No efficiency threshold, but reference comparisons

IGAS said it is necessary to develop a “reference system to interpret the results” of cost-effectiveness evaluations.
However, this reference system should not be based on an “efficiency threshold set beforehand” that would lead to refusing an intervention whose cost-benefit ratio lies above the threshold. It is a kind of “utopia” and such an arbitrary system would be “difficult to justify”. Further, the “English example shows such thresholds are constantly being bypassed”.
“For all that, a reference system appears necessary to back up and justify the decisions”. IGAS is in favour of “comparisons with works of reference (that) would provide the decision-maker with useful assessment criteria”.
IGAS also suggests the indicative reference values should “vary from one therapeutic field to the next … depending on the seriousness of the disease, according to whether or not therapeutic alternatives exist, depending on the service level (ASA) in the case of medical devices and on the level of improvement of clinical benefit (ASMR) in the case of drugs…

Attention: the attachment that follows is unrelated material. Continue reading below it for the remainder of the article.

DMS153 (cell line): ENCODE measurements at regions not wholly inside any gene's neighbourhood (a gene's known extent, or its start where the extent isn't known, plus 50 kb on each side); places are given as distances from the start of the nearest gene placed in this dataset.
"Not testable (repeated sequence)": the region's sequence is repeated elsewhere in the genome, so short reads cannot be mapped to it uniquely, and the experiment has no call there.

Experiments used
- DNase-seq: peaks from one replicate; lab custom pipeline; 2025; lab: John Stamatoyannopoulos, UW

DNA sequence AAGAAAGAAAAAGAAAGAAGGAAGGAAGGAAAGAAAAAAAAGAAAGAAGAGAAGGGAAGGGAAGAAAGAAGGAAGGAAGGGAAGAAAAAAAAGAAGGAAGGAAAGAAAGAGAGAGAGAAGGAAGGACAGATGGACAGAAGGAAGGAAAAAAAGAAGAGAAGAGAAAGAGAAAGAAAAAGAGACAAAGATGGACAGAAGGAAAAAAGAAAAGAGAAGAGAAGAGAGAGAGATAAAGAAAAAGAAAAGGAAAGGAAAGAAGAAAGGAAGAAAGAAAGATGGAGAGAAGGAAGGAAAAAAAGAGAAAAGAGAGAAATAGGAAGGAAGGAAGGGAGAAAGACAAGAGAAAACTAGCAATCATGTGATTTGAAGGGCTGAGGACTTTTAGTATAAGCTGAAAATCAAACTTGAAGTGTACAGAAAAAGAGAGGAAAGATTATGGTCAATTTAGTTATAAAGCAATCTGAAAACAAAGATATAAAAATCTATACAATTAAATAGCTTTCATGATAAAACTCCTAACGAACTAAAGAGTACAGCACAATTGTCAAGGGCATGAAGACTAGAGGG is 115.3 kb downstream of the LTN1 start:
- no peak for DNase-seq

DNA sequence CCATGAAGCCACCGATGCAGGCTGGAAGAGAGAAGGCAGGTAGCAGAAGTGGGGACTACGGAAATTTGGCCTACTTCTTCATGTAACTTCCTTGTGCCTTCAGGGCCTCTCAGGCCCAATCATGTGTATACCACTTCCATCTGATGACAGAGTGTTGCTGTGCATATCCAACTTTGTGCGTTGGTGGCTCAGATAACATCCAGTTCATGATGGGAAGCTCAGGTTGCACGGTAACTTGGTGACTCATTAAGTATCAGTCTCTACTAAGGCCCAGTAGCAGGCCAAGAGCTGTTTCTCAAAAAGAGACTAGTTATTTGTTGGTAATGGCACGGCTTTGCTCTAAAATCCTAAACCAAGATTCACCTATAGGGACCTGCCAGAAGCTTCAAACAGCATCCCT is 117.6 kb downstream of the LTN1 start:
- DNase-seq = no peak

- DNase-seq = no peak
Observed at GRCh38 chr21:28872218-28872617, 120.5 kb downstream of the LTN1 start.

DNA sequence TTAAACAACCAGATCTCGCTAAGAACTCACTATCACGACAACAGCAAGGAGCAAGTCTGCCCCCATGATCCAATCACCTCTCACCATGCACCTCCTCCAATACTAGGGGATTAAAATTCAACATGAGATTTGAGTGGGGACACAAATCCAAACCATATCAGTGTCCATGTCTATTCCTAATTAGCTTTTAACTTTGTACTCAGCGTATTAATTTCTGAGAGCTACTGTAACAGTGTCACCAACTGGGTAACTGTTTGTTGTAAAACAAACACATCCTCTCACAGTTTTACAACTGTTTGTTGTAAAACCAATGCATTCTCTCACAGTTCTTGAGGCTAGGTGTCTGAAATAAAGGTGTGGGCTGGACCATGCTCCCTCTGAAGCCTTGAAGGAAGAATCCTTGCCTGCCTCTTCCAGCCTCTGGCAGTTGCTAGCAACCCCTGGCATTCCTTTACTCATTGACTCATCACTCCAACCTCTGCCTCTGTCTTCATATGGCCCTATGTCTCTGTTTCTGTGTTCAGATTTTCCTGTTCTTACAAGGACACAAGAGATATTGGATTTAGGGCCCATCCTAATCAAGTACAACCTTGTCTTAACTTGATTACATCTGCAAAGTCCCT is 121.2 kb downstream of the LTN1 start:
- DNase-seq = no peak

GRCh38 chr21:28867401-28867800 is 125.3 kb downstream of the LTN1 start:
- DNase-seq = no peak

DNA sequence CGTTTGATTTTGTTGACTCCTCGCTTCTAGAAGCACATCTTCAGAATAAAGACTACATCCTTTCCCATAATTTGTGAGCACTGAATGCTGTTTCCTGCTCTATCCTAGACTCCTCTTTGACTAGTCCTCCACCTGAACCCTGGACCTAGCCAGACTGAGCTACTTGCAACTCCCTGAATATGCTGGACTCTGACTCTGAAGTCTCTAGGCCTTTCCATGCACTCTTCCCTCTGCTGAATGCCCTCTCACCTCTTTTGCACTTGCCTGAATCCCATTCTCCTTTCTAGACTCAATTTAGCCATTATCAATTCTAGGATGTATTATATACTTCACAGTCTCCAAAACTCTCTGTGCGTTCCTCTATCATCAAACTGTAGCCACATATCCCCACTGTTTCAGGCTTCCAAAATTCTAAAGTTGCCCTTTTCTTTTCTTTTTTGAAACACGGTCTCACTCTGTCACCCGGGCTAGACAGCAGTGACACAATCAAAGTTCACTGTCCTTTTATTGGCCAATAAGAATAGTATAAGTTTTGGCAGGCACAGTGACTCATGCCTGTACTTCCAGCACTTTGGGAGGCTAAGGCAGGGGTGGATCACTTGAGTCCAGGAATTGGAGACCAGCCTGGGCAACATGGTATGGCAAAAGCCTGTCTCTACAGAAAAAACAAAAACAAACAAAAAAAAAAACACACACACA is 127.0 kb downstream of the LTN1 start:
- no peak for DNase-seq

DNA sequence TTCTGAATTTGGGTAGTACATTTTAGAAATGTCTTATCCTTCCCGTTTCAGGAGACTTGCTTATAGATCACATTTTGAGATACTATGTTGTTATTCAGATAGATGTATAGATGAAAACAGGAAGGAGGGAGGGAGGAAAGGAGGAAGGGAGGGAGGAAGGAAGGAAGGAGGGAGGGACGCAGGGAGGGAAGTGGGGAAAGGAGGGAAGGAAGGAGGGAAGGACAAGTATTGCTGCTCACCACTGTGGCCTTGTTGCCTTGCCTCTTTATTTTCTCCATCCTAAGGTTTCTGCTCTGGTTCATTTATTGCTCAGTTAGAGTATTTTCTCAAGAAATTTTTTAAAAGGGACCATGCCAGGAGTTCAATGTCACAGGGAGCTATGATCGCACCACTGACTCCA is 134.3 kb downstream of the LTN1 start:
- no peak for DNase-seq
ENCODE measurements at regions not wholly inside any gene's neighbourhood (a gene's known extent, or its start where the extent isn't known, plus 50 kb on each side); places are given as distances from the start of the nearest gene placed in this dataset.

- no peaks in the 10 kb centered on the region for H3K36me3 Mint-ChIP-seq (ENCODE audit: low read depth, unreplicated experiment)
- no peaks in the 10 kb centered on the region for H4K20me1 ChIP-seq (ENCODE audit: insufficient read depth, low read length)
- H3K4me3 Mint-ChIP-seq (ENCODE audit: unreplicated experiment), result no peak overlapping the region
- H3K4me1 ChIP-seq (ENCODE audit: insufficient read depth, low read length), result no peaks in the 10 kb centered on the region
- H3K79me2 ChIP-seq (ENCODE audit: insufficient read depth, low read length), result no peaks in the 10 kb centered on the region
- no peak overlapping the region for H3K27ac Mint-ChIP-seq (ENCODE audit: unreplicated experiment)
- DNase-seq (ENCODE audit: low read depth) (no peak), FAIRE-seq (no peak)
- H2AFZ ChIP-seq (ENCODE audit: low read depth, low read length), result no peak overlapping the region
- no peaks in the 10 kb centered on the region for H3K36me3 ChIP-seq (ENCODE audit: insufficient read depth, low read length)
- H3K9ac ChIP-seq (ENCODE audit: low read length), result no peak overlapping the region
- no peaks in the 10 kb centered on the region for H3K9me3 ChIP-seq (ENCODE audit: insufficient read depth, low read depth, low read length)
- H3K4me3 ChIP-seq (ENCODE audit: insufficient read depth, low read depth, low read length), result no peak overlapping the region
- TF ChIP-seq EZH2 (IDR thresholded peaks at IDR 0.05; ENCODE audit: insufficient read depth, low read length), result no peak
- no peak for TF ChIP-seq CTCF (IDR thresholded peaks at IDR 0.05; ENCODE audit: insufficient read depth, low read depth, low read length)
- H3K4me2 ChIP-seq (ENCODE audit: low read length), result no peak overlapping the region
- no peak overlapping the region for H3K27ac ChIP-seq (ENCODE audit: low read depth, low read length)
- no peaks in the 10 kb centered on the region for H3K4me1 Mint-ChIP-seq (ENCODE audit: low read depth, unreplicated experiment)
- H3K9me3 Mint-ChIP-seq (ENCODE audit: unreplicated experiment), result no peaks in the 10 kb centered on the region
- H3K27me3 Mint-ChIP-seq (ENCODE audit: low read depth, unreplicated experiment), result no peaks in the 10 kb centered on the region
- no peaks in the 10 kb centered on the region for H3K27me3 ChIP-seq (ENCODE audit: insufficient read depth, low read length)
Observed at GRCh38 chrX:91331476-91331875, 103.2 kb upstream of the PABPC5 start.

“The French national authority for health (HAS) could be placed in charge of forming and updating an efficiency repository”: a database reporting the incremental cost-effectiveness values of products evaluated previously to “reveal benchmarks”.

Extending cost-effectiveness testing

Concerning the use of cost-effectiveness tests to fields where it is not yet used sufficiently, IGAS makes a series of proposals. For medical devices that are mainly not subjected to this evaluation because of low turnover, the threshold above which HAS is to perform an efficiency review could be lowered to 10 million euros (as opposed to the current 20 million euros sales in the second year).